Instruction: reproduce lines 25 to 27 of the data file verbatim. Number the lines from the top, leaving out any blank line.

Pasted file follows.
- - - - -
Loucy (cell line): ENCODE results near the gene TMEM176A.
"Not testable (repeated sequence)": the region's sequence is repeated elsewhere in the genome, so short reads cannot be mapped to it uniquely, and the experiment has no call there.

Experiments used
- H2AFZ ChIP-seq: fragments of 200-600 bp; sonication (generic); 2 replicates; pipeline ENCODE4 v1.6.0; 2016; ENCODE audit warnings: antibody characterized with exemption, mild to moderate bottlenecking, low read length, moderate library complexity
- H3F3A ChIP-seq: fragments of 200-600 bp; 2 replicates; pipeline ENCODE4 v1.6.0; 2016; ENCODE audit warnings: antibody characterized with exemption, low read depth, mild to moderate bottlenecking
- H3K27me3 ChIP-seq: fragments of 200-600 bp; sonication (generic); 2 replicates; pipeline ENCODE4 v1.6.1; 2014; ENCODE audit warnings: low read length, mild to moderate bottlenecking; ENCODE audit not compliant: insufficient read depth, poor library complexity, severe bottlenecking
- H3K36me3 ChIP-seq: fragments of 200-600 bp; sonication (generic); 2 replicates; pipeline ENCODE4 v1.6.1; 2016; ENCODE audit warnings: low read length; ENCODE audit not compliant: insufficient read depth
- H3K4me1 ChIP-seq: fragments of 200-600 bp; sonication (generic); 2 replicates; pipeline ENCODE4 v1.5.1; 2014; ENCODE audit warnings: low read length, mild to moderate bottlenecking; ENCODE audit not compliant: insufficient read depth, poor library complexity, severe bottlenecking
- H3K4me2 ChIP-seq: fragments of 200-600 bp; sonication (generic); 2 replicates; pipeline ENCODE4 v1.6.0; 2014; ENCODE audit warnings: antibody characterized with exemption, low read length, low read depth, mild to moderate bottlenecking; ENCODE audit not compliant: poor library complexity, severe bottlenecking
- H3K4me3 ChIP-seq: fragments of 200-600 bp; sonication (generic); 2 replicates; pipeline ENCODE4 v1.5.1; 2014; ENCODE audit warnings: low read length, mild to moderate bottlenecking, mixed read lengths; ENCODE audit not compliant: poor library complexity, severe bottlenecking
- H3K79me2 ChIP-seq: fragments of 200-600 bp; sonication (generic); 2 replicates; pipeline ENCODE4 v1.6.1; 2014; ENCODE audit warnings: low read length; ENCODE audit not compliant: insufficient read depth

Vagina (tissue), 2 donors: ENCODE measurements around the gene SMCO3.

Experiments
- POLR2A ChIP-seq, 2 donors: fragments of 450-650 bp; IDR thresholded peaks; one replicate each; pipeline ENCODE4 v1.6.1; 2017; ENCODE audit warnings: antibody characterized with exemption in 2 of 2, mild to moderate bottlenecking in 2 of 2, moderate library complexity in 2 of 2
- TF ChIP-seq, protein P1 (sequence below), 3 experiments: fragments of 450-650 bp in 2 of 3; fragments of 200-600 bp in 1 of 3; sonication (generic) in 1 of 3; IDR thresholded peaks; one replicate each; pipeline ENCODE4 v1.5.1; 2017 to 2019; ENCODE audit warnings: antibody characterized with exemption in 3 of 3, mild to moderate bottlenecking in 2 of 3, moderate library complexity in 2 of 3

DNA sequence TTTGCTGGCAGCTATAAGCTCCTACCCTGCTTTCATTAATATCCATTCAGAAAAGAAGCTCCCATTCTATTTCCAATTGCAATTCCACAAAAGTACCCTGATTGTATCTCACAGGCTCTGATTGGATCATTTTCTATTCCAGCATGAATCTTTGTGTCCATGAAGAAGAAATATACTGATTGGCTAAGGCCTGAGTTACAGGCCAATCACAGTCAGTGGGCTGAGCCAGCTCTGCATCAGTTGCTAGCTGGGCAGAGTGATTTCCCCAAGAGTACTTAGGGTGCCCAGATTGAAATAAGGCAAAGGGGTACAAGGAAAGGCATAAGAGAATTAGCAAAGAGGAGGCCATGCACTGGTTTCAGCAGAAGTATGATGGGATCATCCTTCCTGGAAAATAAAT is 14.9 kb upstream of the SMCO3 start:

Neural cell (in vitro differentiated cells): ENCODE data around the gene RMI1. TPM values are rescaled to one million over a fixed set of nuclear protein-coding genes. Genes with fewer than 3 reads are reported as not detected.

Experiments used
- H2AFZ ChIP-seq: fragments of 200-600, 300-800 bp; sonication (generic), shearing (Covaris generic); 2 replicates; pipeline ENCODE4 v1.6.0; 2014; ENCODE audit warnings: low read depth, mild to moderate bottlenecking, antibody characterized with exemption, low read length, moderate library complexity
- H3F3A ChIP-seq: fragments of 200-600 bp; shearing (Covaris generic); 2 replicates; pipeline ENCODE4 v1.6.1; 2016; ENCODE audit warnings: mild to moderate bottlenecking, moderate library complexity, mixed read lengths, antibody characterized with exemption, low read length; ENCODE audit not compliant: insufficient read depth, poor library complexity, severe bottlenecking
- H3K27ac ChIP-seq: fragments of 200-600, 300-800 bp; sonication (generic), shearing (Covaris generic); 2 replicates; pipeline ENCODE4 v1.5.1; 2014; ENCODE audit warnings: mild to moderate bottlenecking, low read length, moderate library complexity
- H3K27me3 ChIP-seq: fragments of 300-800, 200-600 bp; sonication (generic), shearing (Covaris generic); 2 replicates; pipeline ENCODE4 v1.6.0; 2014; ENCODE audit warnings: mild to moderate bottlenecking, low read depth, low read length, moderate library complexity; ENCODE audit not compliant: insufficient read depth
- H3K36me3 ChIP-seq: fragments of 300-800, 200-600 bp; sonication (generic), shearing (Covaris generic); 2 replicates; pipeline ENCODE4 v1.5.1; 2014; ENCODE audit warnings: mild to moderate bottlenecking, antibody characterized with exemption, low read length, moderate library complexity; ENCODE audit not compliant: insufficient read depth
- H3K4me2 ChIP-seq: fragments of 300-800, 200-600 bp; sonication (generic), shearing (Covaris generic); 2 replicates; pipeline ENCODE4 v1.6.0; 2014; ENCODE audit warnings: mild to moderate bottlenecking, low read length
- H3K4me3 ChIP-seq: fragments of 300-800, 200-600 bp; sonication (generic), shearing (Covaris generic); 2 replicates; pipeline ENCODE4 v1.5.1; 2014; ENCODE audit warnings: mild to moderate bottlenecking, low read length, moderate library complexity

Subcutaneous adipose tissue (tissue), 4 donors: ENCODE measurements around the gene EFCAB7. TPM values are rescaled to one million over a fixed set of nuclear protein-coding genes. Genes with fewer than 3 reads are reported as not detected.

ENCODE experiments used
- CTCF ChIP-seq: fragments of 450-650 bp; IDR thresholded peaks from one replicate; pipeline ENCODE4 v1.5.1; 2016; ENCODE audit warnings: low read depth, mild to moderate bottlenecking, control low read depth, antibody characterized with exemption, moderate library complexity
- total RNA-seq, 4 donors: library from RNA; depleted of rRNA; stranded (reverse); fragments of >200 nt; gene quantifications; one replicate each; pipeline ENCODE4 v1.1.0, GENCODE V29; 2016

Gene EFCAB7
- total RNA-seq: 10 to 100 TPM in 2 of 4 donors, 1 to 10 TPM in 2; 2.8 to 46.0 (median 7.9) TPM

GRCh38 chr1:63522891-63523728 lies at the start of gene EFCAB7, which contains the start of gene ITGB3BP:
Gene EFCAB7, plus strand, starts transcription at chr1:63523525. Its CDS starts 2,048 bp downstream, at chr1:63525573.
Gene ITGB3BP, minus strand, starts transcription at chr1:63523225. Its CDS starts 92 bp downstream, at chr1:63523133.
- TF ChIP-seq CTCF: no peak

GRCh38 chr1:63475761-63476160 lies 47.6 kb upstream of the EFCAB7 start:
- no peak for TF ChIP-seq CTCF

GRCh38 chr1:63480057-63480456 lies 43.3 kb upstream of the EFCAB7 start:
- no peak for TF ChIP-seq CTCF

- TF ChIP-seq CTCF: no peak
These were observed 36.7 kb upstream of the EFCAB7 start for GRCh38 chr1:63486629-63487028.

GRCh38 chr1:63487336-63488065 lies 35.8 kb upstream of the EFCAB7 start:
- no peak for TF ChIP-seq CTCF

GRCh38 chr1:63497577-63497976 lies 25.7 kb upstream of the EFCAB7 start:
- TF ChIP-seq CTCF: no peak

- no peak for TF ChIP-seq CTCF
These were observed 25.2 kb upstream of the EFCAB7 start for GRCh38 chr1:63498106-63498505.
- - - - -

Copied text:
- H3K4me3 ChIP-seq: fragments of 300-800, 200-600 bp; sonication (generic), shearing (Covaris generic); 2 replicates; pipeline ENCODE4 v1.5.1; 2014; ENCODE audit warnings: mild to moderate bottlenecking, low read length, moderate library complexity

Subcutaneous adipose tissue (tissue), 4 donors: ENCODE measurements around the gene EFCAB7. TPM values are rescaled to one million over a fixed set of nuclear protein-coding genes. Genes with fewer than 3 reads are reported as not detected.

ENCODE experiments used